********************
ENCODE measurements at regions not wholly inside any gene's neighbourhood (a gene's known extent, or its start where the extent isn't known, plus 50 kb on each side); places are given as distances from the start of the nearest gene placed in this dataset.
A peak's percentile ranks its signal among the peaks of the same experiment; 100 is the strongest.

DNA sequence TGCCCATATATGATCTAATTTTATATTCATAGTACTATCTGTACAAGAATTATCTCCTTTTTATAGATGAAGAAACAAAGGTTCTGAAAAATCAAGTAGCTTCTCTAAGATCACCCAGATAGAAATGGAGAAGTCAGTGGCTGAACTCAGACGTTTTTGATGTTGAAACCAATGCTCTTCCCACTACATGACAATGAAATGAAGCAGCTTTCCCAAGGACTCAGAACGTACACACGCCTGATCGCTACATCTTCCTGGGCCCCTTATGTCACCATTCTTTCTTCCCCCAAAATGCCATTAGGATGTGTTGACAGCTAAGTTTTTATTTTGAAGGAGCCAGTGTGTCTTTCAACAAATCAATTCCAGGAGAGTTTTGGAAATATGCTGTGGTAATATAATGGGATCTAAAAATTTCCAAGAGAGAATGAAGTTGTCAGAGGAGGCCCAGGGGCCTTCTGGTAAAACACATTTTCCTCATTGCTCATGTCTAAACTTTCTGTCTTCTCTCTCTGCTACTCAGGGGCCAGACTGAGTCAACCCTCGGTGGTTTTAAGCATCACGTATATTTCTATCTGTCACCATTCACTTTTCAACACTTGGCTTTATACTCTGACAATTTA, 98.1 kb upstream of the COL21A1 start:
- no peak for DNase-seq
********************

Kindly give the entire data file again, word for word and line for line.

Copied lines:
ENCODE measurements at regions not wholly inside any gene's neighbourhood (a gene's known extent, or its start where the extent isn't known, plus 50 kb on each side); places are given as distances from the start of the nearest gene placed in this dataset.
A peak's percentile ranks its signal among the peaks of the same experiment; 100 is the strongest.

DNA sequence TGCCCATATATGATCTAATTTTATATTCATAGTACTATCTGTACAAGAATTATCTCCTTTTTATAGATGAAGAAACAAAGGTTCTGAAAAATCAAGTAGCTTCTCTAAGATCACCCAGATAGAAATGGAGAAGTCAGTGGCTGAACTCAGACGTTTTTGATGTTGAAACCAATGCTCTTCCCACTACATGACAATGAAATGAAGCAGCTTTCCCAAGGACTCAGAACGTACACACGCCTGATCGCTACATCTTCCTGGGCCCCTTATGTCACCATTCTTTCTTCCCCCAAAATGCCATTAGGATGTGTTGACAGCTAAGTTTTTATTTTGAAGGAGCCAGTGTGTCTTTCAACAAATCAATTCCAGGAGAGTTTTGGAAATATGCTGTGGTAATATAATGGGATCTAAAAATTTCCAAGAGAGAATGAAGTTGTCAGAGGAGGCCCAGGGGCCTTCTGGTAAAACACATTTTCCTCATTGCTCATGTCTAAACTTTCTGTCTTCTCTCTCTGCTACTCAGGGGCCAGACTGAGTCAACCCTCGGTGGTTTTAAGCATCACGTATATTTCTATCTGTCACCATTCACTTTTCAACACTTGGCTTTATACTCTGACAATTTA, 98.1 kb upstream of the COL21A1 start:
- no peak for DNase-seq